21. mockturtle said,

    Personally, I’m more concerned with the lack of greatness in our world today [be it born-to, acquired or thrust-upon ;-)] than I am about people not being nice or even compassionate. It’s one thing [maybe the only thing] that drew me to Nietzsche–the belief in great men [or maybe women] who shape history.

  22. kngfish said,

    “A people is nature’s detour to produce six or seven great men. Yes, and then to get around them” ( Beyond Good and Evil 126)

  23. realpc said,

    I agree mockturtle, it’s hard to be funny without making fun of someone or something.

  24. realpc920 said,

    I am not sure what you mean by the lack of greatness mockturtle, but I can try to guess. This country was from the beginning a place of hope, of faith in humanity and progress, an expression of enlightenment ideals.

    And here we are, floating or drowning in our optimism/denialism. Especially since the second world war, our national ego has been inflated.

    We might have lost touch with the primitive darkness, the elementary power, of our souls.

    All our current ideologies are flabby, if you ask me.

  25. mockturtle said,

    We have embraced mediocrity.

  26. LouiseM said,

    Maybe we’ve traded one thing for another.

    According to Susan Cain, an introvert who wrote the book, “Quiet”, American society went through an important cultural shift in the opening years of the 20th century. It was one of those shifts that effected every person, even those who were unaware it had occurred or who took pride in being aloof from such things. Historian Warren Susman referred to it as a shift from a Culture of Character to a Culture of Personality.

    “In the Culture of Character,” Cain notes, “the ideal self was serious, disciplined, and honorable. What counted was not so much the impression one made in public as how one behaved in private… But when they embraced the Culture of Personality, Americans started to focus on how others perceived them. They became captivated by people who were bold and entertaining.”

    According to Susman, The most frequently used words in the self-help manuals from the 19th century Culture of Character:
    Golden deeds

    And here are the most frequently appearing words in the self-help manuals of the early 20th century Culture of Personality:

    Is it possible that a combination of integrity and energy, along with character are personality are needed for greatness to be realized or, as noted on the other post, for what is “large and lovely” to influence imagination?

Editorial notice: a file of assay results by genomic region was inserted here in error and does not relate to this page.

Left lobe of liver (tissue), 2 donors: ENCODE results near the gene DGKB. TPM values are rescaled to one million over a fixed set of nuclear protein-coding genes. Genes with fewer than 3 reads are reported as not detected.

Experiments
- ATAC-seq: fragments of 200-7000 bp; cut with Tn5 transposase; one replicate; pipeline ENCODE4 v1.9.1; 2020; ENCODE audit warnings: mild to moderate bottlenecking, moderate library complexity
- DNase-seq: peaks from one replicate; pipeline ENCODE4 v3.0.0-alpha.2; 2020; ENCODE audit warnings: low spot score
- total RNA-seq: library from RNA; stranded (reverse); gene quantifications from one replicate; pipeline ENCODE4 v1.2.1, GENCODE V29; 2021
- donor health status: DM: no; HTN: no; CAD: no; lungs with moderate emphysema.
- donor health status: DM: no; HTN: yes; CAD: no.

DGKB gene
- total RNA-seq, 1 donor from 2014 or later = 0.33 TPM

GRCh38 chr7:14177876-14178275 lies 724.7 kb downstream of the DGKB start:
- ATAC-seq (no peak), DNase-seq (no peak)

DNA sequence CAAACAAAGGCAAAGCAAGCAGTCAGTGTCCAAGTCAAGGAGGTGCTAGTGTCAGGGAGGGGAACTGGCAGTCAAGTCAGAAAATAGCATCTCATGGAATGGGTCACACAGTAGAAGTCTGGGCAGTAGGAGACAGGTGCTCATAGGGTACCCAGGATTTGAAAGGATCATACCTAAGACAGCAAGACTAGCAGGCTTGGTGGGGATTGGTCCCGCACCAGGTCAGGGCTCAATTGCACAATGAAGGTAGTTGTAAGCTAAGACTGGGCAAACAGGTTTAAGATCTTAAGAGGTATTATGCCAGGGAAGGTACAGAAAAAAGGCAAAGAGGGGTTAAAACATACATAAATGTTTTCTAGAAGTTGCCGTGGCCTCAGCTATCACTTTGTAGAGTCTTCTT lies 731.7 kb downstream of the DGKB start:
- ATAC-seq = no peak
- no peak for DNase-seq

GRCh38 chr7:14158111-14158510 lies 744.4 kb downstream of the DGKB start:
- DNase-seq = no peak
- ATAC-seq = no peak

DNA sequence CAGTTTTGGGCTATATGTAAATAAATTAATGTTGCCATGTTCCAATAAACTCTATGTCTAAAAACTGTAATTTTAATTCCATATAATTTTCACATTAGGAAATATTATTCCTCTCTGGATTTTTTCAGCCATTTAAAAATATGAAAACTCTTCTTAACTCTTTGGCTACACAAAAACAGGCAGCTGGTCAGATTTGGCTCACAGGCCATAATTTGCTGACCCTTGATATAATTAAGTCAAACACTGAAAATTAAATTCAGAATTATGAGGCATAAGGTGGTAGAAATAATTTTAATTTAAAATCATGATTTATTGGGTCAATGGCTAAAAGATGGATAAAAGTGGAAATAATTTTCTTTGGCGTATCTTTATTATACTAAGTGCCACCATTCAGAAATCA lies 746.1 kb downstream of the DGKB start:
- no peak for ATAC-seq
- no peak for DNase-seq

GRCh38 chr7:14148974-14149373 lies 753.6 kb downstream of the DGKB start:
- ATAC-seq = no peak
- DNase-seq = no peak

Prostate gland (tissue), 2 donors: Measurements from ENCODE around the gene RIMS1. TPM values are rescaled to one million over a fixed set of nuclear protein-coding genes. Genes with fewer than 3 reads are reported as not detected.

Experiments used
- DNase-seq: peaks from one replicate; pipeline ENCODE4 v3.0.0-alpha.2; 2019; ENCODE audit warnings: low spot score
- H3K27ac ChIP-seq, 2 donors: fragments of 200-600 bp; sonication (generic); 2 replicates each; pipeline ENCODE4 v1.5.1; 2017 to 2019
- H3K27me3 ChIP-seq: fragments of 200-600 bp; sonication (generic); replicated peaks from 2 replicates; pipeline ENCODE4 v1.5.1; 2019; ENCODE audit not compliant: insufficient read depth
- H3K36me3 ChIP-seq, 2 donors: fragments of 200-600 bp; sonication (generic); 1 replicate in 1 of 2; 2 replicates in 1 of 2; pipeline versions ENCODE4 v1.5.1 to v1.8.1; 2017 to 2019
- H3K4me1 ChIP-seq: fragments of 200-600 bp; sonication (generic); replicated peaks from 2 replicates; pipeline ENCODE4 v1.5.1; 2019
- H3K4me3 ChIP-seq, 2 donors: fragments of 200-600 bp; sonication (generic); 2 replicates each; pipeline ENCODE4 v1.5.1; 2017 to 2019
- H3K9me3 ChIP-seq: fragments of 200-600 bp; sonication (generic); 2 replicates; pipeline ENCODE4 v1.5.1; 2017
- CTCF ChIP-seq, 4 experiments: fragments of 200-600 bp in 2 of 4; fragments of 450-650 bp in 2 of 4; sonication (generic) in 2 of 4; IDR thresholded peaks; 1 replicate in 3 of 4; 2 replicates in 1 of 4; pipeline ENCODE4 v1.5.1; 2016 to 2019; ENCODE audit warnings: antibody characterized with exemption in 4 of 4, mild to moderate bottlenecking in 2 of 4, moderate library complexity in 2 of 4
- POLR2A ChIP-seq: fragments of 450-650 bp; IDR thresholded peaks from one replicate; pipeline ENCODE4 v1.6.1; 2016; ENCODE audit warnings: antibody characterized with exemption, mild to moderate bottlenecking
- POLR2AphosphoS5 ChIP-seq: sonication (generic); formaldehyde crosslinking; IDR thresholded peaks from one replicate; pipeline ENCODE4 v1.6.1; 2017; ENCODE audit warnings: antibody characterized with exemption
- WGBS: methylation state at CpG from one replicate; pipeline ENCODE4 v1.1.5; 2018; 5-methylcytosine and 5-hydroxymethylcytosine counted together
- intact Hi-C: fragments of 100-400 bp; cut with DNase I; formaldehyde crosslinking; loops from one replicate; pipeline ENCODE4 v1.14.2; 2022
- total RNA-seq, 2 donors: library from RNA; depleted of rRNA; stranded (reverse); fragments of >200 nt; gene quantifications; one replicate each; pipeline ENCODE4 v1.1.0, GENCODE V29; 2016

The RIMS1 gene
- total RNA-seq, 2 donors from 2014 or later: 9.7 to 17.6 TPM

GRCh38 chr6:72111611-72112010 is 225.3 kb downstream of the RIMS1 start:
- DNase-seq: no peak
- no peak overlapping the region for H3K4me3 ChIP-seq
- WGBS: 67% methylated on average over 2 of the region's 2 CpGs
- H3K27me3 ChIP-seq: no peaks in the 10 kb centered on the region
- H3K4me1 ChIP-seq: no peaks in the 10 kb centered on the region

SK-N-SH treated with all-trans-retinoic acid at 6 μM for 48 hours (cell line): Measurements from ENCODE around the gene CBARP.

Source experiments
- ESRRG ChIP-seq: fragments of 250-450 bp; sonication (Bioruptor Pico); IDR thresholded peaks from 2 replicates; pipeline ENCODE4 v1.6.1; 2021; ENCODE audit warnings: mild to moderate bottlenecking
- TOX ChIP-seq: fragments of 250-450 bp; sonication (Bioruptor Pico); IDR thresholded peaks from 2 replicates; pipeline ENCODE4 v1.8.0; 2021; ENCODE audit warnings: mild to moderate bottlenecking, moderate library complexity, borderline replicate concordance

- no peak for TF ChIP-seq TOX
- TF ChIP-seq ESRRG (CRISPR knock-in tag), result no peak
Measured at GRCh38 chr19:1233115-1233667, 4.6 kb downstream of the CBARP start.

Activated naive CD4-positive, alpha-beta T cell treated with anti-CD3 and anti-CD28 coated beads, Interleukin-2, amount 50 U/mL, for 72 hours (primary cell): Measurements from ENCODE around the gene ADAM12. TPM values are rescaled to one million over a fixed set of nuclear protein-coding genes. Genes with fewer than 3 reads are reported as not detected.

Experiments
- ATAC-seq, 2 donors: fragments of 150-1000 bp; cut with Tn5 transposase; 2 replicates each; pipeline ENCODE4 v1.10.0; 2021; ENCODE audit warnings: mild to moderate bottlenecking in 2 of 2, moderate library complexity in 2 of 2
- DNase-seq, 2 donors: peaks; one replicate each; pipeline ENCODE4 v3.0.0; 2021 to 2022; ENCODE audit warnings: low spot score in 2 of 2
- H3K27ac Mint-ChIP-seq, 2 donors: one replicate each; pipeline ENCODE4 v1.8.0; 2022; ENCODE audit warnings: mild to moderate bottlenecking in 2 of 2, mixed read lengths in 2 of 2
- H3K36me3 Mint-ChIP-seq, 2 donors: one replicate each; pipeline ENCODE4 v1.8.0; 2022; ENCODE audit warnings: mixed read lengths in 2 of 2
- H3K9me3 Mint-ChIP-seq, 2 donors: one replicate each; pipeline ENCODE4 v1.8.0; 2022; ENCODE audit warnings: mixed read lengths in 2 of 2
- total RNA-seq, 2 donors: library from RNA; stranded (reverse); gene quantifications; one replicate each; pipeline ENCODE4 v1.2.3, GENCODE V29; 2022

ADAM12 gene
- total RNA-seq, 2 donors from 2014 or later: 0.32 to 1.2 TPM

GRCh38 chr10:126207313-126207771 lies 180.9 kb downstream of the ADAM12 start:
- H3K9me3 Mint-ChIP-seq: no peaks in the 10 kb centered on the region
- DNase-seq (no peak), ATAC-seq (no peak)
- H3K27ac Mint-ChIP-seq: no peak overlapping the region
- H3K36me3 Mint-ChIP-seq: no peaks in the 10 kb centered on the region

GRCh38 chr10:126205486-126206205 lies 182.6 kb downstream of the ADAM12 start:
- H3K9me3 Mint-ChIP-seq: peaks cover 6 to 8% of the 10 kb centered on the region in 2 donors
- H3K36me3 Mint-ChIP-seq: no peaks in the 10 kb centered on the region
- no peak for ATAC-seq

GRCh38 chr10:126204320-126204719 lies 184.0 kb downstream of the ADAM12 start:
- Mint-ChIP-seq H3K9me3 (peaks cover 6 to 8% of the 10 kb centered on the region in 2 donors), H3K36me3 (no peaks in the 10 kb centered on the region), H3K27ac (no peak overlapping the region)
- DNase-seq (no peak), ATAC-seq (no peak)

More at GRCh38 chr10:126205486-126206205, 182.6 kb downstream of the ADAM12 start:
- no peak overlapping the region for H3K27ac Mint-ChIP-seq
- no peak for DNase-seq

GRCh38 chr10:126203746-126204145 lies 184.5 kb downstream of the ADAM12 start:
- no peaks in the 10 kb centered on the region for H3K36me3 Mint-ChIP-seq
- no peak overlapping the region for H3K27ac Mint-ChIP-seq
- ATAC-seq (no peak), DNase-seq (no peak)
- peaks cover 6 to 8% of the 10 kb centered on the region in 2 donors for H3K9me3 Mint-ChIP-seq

It interests me to note the power of a post, regardless of how great, large or lovely the topic may be, to inspire thoughts and responses. I believe there is a seed of something small and great within humans that prompts thoughtfulness, creativity and connection, on a different level (dare I say higher?) than other mammals reveal, though present in a more limited degree with them as well.

    Yesterday the art instructor at pencil class, said the compositions we’ve been drawing are all about relationships, one shape with another, one color with another. In fact, he went so far as to say, “Art is relationship” and then challenged us to be more curious, playful and willing to experiment and move shapes around, to include placing one object in the picture partially off the page. This moved my cheese, while making me smile inside, because there was that word again, relationship. And when I told the acupuncturist that story today, he laughed and said, “Yes! Relationship is everything!”

    Perhaps believing and acting in that awareness is also part of greatness.

  27. kngfish said,

    LouiseM, that is very interesting….I wonder aloud what ‘unrelated art’ would look like. “This? No it has no connection to anything, any color, shape, size…I made it that way.” Are we now in the land of Kantian Tautological Rose Colored Glasses? And if so, can I get them in aviators or wayfarers?

  28. LouiseM said,

    I made it that way

    When an I makes an it
    or an eye makes an it
    would there not be
    a relationship
    formed or forming
    of one kind